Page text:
Data Insights #1: The colder it's outside, the worse the air gets inside

Data Insights #1: The colder it's outside, the worse the air gets inside

It's a well-known fact that staying indoors for a long period of time without airing the building may cause tiredness and a decrease in productivity. Still, a lot of households and offices don't ventilate often enough, when it's cold outside, in order to avoid high CO2 consistency in the air. Conrad Connect has identified a correlation between indoor CO2 and outdoor temperature, which proves exactly this fact.

And not only the CO2 content in the air can be a problem in winter, also the humidity is often higher inside, when it is cold - water drops on the windows, up to mold can be the result. But why is the right airing during winter a challenge for so many offices and households? Whether it's because the one who opens the windows every two hours and lets the cuddly heating air escape, is being attacked, or it simply gets forgotten to air regularly, we can not say.

However, we can suggest a few automated projects from Conrad Connect which can help you maintain fresh air quality indoors and stay healthy during winter times.

data insights
data insights

Ventilate properly during the cold season

1. Ventilation system CO2 control

As soon as the CO2 content measured in one or more rooms exceeds 800 ppm, the ventilation system, which is plugged in via a smart socket, is activated. If the CO2 content in each room falls below 500 ppm, the ventilation system is switched off again.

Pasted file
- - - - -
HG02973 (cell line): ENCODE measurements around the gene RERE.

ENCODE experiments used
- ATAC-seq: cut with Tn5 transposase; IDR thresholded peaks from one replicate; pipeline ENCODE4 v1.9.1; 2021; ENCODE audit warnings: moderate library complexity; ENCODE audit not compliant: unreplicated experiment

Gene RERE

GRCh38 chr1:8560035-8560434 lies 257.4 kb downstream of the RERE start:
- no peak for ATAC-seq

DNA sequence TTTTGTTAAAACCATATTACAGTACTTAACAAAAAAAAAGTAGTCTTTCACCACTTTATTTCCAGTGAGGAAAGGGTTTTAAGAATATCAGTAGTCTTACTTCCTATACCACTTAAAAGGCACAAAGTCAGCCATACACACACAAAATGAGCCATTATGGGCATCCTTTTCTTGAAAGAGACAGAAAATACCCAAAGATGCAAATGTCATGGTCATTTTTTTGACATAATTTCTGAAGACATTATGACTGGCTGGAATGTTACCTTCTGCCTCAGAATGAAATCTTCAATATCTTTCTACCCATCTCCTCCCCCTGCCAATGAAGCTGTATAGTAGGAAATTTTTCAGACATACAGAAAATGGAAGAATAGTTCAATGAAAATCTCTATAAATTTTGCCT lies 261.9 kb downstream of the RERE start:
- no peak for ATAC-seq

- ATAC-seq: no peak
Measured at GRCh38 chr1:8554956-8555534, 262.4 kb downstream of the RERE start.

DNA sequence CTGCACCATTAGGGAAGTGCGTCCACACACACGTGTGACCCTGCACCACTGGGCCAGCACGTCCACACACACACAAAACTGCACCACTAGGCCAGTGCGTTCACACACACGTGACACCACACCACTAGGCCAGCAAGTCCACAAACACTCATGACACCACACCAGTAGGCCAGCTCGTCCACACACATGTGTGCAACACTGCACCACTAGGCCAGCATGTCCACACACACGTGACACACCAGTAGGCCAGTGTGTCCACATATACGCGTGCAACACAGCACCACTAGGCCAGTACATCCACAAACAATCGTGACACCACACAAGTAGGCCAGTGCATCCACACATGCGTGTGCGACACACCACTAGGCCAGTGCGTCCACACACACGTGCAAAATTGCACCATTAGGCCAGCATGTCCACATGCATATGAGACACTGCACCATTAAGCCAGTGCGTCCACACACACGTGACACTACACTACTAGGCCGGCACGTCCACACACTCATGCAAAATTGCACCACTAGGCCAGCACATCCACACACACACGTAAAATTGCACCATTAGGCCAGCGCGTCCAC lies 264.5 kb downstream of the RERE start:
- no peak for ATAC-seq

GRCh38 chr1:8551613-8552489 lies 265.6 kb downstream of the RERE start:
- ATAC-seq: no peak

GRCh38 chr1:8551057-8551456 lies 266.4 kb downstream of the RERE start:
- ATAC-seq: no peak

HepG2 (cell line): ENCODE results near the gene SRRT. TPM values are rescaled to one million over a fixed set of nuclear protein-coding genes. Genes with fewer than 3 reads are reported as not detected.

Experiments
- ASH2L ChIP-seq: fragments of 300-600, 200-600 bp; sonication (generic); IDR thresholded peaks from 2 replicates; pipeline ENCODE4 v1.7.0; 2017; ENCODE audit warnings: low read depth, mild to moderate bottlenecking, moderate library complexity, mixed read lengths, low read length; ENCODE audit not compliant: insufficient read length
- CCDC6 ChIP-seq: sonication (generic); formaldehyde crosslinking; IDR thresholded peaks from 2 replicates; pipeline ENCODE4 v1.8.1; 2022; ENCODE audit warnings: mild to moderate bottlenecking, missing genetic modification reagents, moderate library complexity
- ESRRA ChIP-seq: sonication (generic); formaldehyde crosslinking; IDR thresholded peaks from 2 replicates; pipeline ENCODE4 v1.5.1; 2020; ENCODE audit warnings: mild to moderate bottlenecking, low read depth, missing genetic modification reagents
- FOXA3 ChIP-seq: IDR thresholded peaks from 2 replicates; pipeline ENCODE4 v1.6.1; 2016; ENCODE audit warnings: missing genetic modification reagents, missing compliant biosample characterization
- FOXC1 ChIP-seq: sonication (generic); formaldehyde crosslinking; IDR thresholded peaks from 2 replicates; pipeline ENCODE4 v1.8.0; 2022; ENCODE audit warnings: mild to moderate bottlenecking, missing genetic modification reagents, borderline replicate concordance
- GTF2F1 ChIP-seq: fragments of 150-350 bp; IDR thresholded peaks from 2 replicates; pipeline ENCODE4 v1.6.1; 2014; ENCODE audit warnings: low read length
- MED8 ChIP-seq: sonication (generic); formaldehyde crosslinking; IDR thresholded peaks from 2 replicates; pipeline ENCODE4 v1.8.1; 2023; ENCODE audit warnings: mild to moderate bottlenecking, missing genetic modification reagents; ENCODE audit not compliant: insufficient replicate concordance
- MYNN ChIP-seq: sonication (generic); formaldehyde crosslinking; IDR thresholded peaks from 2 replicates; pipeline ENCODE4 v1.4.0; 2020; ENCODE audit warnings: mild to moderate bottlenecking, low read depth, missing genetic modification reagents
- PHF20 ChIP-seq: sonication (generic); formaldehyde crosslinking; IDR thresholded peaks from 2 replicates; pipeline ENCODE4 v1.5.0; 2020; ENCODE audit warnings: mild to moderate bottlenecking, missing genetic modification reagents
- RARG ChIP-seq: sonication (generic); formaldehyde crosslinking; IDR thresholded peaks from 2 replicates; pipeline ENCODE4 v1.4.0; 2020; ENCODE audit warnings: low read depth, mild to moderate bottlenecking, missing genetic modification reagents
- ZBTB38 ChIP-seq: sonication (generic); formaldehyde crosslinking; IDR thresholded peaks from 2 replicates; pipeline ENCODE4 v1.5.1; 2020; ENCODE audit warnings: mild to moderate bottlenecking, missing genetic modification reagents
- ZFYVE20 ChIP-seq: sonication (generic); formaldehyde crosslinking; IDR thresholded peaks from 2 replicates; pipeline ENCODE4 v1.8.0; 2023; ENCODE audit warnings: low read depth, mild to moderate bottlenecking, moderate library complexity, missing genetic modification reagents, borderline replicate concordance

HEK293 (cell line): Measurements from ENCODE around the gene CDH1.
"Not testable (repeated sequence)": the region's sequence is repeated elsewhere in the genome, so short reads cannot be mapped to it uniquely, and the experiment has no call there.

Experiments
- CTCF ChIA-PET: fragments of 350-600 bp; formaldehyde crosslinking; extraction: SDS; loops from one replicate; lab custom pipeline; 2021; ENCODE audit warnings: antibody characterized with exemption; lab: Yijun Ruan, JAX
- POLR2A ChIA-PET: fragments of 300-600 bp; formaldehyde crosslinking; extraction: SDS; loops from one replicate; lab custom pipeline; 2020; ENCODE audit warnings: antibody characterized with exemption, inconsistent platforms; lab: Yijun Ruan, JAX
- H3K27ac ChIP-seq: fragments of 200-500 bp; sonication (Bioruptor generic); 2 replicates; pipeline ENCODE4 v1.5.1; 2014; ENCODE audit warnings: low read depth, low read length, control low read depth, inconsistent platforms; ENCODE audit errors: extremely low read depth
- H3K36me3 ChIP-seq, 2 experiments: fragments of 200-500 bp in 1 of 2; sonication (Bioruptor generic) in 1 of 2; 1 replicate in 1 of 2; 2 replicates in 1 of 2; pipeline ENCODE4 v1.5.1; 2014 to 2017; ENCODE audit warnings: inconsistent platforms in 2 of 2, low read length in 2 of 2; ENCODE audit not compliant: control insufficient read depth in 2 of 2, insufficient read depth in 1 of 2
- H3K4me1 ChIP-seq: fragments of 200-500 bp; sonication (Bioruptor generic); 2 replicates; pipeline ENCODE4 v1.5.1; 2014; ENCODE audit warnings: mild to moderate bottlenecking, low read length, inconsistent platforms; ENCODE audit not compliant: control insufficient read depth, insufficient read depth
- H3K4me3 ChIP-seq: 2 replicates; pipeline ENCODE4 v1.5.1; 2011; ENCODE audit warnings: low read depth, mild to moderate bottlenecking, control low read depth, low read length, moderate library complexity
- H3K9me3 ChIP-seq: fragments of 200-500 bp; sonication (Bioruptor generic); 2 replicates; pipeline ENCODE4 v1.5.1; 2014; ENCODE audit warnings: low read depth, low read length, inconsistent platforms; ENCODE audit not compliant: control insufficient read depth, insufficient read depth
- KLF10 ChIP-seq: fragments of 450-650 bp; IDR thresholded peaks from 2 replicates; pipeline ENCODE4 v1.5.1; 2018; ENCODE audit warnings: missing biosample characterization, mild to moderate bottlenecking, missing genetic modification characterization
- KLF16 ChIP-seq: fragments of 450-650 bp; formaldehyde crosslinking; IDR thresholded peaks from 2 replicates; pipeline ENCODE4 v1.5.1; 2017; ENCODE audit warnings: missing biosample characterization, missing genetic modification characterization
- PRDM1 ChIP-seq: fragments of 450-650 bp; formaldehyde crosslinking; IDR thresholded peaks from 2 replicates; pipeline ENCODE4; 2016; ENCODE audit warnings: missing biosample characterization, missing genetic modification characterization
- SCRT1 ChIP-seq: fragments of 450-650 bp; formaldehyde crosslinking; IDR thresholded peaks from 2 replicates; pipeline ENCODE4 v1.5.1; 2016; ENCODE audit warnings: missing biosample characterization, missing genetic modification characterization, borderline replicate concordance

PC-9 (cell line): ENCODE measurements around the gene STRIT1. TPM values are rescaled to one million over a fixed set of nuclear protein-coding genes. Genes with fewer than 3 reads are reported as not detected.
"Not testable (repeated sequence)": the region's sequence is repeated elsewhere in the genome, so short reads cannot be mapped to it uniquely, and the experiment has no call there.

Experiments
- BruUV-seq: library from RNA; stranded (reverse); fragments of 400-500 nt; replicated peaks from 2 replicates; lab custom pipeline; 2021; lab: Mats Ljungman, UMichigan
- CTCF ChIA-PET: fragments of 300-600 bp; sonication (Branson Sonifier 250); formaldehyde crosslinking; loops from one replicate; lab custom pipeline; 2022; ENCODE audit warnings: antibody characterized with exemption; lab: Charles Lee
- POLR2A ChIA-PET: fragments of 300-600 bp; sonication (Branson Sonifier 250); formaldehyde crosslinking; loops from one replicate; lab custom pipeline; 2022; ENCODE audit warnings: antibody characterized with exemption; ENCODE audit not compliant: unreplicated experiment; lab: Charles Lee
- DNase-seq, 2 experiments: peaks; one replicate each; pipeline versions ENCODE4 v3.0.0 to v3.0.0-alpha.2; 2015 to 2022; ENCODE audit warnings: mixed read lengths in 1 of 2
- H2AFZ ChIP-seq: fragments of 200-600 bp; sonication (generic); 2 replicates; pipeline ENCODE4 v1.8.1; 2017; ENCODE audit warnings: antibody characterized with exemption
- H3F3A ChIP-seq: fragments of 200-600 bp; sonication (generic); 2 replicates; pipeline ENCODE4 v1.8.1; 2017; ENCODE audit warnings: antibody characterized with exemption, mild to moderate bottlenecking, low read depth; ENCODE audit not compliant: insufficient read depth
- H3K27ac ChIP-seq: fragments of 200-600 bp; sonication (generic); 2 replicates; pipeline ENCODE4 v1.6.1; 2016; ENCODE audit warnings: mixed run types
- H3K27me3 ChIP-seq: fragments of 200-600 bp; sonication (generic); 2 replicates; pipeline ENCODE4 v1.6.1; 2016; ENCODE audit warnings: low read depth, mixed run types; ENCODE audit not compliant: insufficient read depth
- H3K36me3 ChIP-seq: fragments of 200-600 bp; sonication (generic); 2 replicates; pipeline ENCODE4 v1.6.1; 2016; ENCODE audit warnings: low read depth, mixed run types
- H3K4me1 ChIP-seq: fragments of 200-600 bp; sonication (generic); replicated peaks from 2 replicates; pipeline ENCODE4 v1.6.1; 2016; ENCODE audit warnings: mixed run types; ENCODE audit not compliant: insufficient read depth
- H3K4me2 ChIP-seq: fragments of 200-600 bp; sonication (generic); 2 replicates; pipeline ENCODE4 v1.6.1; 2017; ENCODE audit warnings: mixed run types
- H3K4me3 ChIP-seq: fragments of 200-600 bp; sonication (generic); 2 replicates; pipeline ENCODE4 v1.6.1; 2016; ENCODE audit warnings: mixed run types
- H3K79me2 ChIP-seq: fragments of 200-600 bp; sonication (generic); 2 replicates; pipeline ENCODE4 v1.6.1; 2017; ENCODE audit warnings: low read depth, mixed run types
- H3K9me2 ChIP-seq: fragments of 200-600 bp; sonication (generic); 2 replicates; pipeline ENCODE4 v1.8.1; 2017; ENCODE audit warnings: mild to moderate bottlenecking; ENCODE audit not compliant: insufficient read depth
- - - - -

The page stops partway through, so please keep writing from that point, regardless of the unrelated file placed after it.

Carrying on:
2. CO2 control over color lamp

From green to red: A smart lamp uses the traffic light colors to show the CO2 status in the room and reminds you to let some fresh air in.

3. SMS, warning lamp and automatic ventilation

If the CO2 content is excessive, an SMS will be sent with the reminder to open a window. At the same time a red light comes on and an intelligent socket is activated. Connected to it can be an air filter, a humidifier or fan connected. Once the air quality is better, the outlet is switched off again to save energy.

Observed a significant high negative correlation (R = -0.9, p-value < 2.2e-16) between outdoor temperature (y-axis) and indoor CO2 (x-axis). Meaning that lower the outside temperature, the higher the indoor CO2.

We observed a consistent significant negative correlation between indoor CO2 and outdoor temperature (when measured for the complete raw data or separately for different clusters of sensors). In other words, the indoor CO2 is higher when the outdoor temperature was lower.